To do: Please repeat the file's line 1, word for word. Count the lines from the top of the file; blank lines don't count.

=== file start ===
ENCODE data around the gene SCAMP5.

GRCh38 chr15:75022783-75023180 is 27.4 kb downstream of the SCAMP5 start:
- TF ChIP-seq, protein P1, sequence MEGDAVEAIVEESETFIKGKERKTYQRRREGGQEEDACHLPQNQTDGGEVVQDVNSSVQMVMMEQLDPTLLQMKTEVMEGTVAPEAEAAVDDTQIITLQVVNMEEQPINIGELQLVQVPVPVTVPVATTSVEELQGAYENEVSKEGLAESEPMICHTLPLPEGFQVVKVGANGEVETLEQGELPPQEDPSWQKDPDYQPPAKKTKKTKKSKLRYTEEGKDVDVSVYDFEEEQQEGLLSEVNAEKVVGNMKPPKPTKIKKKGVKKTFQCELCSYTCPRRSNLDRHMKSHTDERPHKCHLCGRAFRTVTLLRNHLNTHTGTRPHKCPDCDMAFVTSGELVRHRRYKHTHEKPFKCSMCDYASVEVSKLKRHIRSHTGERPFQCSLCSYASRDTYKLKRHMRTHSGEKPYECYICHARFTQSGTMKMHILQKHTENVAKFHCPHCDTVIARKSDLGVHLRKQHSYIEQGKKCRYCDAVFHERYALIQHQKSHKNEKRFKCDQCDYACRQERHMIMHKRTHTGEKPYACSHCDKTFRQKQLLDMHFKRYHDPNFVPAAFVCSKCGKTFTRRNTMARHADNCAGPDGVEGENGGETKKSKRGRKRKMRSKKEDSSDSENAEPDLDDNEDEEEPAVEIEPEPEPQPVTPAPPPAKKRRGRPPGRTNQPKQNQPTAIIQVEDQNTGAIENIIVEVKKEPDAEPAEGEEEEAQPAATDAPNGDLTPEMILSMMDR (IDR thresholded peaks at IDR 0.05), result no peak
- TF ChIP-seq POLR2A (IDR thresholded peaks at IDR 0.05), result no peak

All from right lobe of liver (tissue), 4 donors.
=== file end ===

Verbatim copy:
ENCODE data around the gene SCAMP5.